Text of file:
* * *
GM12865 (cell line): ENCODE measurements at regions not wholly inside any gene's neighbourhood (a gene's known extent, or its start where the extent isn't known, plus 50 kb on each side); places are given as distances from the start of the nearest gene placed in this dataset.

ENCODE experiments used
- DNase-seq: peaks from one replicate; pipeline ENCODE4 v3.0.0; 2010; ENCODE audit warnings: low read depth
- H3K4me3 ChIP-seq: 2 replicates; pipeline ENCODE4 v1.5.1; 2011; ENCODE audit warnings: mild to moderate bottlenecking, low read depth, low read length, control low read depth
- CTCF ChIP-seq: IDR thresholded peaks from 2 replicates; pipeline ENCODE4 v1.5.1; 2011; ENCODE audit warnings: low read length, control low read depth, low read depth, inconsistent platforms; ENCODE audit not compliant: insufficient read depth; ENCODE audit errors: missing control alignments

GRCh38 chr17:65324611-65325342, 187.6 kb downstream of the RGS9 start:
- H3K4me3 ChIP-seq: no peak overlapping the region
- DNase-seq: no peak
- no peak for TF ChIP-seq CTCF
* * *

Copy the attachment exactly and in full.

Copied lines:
GM12865 (cell line): ENCODE measurements at regions not wholly inside any gene's neighbourhood (a gene's known extent, or its start where the extent isn't known, plus 50 kb on each side); places are given as distances from the start of the nearest gene placed in this dataset.

ENCODE experiments used
- DNase-seq: peaks from one replicate; pipeline ENCODE4 v3.0.0; 2010; ENCODE audit warnings: low read depth
- H3K4me3 ChIP-seq: 2 replicates; pipeline ENCODE4 v1.5.1; 2011; ENCODE audit warnings: mild to moderate bottlenecking, low read depth, low read length, control low read depth
- CTCF ChIP-seq: IDR thresholded peaks from 2 replicates; pipeline ENCODE4 v1.5.1; 2011; ENCODE audit warnings: low read length, control low read depth, low read depth, inconsistent platforms; ENCODE audit not compliant: insufficient read depth; ENCODE audit errors: missing control alignments

GRCh38 chr17:65324611-65325342, 187.6 kb downstream of the RGS9 start:
- H3K4me3 ChIP-seq: no peak overlapping the region
- DNase-seq: no peak
- no peak for TF ChIP-seq CTCF